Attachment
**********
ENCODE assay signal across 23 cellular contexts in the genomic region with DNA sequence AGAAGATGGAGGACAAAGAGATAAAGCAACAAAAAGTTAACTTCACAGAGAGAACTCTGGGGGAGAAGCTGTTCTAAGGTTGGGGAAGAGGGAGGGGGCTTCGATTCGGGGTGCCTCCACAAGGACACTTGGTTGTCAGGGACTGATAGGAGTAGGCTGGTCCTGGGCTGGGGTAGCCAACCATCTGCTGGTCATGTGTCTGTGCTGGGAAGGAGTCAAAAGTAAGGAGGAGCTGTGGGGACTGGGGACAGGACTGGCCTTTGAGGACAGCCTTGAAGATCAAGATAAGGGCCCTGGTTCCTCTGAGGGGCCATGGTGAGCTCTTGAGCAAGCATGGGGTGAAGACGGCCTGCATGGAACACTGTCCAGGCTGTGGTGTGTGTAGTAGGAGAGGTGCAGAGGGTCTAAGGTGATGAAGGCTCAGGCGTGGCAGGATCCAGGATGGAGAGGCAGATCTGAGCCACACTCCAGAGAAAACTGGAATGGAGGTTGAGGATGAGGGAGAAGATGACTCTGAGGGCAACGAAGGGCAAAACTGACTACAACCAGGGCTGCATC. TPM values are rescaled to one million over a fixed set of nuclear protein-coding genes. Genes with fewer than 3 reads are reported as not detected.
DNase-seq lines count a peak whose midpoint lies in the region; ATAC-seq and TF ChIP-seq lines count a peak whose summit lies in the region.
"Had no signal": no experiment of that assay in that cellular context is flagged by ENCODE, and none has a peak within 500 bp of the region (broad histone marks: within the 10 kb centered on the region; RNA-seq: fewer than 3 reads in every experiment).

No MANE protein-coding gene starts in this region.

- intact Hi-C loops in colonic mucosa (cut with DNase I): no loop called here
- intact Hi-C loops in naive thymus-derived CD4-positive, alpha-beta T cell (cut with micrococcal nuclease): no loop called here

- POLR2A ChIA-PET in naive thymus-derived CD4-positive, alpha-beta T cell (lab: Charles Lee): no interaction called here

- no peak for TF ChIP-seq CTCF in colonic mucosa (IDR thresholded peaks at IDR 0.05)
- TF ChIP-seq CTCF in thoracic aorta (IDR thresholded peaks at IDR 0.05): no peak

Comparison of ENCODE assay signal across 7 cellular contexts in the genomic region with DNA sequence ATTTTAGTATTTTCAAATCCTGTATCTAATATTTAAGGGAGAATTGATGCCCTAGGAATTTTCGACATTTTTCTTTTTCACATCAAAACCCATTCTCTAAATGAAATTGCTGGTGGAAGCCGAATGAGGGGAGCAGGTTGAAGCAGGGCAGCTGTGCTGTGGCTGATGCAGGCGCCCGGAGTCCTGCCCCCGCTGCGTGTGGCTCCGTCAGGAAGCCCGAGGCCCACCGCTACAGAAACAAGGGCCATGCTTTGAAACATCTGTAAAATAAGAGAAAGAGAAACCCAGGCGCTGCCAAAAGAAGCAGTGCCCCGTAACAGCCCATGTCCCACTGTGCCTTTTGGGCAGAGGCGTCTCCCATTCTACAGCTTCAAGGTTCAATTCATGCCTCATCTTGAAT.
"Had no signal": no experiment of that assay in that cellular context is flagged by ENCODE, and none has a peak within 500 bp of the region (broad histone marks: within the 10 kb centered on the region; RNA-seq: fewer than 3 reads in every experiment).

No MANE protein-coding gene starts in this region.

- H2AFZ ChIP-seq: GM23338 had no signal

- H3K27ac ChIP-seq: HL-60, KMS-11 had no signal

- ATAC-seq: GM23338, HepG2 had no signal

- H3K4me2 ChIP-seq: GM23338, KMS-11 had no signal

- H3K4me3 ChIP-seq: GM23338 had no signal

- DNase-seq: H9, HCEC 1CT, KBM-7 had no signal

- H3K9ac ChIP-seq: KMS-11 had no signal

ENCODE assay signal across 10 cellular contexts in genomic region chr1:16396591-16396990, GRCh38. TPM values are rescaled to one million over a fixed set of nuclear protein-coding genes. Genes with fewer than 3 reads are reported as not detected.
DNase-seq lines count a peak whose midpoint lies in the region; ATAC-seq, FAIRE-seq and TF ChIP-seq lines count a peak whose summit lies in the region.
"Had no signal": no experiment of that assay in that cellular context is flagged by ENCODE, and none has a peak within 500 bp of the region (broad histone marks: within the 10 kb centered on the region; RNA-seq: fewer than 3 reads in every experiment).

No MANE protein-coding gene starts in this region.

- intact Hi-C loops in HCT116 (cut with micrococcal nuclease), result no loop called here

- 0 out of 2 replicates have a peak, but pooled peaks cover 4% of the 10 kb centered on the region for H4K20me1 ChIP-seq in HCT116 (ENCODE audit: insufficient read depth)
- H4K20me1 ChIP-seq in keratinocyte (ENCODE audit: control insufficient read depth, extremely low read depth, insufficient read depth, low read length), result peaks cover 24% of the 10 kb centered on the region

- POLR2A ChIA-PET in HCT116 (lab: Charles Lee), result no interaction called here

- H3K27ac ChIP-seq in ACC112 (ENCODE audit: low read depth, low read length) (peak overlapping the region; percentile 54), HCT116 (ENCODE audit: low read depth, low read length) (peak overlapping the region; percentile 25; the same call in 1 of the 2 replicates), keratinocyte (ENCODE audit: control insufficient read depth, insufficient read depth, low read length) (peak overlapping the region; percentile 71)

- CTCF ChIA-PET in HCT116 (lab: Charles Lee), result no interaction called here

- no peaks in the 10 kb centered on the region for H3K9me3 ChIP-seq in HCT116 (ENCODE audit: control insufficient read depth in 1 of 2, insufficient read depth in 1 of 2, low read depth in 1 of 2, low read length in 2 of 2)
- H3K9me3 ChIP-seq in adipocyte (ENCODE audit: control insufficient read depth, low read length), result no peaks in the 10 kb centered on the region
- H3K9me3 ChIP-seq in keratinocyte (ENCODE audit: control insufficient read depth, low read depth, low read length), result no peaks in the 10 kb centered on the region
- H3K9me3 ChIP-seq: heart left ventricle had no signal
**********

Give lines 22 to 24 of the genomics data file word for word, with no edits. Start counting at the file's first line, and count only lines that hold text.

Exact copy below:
"Had no signal": no experiment of that assay in that cellular context is flagged by ENCODE, and none has a peak within 500 bp of the region (broad histone marks: within the 10 kb centered on the region; RNA-seq: fewer than 3 reads in every experiment).

No MANE protein-coding gene starts in this region.

- intact Hi-C loops in HCT116 (cut with micrococcal nuclease), result no loop called here